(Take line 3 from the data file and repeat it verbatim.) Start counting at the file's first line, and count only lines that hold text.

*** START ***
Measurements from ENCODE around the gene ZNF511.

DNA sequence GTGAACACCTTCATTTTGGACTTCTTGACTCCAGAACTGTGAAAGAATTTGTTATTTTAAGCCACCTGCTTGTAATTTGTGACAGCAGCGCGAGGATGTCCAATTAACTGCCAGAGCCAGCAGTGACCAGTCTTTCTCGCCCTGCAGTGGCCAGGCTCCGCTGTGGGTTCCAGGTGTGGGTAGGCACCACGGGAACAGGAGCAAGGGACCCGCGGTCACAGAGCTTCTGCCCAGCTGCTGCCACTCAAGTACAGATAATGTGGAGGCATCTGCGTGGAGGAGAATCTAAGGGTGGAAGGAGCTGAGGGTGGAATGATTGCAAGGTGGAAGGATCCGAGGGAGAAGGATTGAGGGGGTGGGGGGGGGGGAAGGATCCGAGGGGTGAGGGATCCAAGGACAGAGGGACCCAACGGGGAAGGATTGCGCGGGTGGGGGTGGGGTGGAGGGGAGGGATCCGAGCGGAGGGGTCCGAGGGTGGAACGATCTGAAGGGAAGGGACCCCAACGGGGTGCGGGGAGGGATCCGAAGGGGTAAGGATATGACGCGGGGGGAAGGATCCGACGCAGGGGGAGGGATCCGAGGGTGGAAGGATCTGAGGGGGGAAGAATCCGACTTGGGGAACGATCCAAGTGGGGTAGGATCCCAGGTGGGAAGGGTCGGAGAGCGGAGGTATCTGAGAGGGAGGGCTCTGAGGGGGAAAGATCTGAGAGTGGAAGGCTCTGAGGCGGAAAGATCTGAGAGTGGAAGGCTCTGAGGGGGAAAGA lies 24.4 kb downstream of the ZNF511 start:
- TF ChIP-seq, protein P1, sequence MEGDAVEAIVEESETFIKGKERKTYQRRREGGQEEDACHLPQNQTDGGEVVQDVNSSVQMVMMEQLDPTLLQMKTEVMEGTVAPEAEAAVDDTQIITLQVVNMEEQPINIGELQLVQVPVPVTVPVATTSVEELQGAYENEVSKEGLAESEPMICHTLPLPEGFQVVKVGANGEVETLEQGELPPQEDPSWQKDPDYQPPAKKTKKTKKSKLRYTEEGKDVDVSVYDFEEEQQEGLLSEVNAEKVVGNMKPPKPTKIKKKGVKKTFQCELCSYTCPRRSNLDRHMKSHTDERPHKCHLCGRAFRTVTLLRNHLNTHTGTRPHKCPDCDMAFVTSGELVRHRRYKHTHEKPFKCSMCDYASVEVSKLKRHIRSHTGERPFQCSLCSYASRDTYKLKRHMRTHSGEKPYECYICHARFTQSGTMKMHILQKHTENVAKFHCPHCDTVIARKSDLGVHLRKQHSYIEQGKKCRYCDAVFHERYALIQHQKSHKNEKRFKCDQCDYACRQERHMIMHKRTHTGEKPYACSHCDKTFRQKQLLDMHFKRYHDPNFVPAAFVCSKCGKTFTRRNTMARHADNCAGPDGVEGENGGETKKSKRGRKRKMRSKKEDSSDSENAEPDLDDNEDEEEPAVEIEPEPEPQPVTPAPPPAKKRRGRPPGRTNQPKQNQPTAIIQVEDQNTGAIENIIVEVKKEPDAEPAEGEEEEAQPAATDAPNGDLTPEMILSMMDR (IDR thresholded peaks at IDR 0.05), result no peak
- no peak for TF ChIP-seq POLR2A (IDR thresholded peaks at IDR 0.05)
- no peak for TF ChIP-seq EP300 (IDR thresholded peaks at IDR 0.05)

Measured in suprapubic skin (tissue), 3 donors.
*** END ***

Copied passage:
- TF ChIP-seq, protein P1, sequence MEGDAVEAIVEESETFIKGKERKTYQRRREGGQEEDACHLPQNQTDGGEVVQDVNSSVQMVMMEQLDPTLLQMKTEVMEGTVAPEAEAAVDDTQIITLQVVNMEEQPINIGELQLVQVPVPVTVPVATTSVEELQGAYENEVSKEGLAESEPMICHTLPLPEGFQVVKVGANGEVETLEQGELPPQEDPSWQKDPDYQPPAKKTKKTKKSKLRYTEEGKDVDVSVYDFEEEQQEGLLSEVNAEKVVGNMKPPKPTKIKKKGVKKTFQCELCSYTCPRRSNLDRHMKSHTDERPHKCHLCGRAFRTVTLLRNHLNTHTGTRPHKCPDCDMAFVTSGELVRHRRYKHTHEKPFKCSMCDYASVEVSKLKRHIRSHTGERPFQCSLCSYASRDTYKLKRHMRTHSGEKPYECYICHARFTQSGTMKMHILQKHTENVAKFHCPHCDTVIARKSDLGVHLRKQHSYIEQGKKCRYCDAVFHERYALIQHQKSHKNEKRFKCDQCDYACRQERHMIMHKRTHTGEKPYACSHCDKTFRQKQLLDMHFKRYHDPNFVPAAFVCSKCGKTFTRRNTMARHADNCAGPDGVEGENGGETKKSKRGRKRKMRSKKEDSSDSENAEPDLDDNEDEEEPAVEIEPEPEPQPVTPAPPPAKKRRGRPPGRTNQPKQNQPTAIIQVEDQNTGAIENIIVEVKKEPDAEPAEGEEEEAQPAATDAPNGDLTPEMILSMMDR (IDR thresholded peaks at IDR 0.05), result no peak